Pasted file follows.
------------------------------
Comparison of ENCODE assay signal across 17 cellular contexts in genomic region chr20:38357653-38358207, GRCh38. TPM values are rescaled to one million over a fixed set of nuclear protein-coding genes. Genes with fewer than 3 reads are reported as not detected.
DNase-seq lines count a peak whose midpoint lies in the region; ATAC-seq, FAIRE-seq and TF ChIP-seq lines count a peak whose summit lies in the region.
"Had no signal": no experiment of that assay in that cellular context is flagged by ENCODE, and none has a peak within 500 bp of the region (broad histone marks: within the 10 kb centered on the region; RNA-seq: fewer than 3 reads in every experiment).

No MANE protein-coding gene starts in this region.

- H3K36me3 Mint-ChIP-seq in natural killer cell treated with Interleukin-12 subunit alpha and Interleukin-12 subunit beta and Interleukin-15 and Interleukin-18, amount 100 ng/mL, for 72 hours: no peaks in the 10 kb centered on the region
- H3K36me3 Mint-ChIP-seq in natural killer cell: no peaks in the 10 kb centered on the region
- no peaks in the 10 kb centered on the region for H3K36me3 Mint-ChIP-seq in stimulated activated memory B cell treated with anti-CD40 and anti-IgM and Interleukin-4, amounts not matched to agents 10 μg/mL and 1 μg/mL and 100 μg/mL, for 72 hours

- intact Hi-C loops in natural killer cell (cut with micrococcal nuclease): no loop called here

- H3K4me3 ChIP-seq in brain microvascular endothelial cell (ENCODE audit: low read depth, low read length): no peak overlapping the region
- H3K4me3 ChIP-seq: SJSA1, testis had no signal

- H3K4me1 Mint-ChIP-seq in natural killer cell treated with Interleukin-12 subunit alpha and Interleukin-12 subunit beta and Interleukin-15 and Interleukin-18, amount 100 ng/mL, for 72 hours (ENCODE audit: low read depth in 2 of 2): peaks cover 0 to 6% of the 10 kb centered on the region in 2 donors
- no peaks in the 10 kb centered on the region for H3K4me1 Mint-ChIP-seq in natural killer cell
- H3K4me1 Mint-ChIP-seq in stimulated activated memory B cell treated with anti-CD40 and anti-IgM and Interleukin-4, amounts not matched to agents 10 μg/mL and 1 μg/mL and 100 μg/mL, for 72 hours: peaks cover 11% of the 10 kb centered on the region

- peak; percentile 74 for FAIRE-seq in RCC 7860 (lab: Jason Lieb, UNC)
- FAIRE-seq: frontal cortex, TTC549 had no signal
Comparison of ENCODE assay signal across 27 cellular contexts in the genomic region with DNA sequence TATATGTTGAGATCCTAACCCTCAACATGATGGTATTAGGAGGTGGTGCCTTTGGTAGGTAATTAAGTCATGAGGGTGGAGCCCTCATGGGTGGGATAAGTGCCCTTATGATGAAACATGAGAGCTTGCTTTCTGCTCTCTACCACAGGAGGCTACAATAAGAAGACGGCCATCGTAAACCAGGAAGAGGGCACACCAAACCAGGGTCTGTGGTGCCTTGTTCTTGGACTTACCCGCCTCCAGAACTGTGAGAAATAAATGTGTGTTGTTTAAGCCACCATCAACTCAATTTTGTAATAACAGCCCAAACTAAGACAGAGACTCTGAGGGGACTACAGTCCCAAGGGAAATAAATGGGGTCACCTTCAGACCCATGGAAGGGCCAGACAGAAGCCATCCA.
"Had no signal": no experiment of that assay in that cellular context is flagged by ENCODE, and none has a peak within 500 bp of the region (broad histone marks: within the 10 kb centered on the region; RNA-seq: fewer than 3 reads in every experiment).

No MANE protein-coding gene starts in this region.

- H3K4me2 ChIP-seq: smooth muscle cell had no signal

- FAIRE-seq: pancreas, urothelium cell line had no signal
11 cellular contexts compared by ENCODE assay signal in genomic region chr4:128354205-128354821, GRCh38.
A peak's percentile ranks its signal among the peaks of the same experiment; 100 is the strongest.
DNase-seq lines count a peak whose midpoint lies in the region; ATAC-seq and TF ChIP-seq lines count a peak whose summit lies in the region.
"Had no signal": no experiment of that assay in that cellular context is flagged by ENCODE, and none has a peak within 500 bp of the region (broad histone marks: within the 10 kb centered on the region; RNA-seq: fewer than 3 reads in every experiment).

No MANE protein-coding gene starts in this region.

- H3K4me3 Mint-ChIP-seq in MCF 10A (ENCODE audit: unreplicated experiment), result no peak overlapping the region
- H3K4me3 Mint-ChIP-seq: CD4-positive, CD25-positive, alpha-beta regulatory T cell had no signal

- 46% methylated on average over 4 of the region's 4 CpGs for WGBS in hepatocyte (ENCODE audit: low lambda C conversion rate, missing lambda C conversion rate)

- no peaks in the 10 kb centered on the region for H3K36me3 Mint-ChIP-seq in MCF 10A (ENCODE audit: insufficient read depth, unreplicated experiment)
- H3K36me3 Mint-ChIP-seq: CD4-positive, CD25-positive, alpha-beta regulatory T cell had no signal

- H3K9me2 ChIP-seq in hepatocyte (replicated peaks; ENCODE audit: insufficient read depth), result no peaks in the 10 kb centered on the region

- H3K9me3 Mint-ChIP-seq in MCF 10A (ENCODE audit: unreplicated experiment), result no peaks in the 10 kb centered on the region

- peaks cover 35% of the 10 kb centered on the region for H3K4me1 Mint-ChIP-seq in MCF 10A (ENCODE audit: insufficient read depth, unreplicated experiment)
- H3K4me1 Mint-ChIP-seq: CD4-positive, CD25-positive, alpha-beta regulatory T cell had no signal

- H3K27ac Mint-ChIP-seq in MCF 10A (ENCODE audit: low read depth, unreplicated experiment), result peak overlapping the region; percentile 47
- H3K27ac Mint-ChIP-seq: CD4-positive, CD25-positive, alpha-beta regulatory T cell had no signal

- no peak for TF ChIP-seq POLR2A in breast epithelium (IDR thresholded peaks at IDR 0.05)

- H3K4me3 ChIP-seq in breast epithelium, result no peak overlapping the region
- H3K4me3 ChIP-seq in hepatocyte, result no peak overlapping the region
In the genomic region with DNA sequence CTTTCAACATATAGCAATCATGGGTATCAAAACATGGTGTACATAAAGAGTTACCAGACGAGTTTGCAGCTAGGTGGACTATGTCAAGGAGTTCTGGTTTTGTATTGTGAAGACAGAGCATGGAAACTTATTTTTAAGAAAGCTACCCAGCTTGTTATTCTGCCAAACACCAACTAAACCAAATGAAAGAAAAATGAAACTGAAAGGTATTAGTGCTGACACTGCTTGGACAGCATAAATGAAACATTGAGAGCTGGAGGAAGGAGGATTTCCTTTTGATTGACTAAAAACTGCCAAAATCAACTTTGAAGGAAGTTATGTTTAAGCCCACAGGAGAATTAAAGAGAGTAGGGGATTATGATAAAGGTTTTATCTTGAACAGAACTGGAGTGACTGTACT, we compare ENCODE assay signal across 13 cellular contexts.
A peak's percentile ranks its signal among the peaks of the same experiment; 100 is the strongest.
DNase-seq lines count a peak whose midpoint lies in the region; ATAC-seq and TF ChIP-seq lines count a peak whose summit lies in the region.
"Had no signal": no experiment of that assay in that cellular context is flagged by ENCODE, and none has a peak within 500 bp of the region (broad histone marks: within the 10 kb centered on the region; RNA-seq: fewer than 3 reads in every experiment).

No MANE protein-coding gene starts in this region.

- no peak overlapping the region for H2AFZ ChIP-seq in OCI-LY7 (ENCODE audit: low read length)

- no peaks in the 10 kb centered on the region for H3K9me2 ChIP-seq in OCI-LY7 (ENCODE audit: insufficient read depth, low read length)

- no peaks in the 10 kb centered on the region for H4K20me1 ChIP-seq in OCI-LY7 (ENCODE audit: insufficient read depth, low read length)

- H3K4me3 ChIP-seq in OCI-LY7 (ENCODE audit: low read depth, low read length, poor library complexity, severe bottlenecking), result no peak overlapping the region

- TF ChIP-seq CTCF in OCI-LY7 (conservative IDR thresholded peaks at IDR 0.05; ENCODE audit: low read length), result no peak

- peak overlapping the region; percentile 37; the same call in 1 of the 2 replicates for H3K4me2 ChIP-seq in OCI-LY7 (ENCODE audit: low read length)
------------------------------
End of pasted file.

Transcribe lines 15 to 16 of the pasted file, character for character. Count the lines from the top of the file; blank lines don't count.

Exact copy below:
- FAIRE-seq: frontal cortex, TTC549 had no signal
Comparison of ENCODE assay signal across 27 cellular contexts in the genomic region with DNA sequence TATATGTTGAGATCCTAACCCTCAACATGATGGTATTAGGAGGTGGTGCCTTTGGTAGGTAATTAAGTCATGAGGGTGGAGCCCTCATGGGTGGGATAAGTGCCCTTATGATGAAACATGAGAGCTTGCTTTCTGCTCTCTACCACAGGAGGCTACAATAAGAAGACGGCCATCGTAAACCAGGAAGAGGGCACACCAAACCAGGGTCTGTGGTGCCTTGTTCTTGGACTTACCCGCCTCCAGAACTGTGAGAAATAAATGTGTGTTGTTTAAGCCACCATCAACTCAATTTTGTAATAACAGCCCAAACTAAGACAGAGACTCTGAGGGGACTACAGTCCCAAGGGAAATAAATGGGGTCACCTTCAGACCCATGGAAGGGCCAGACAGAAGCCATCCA.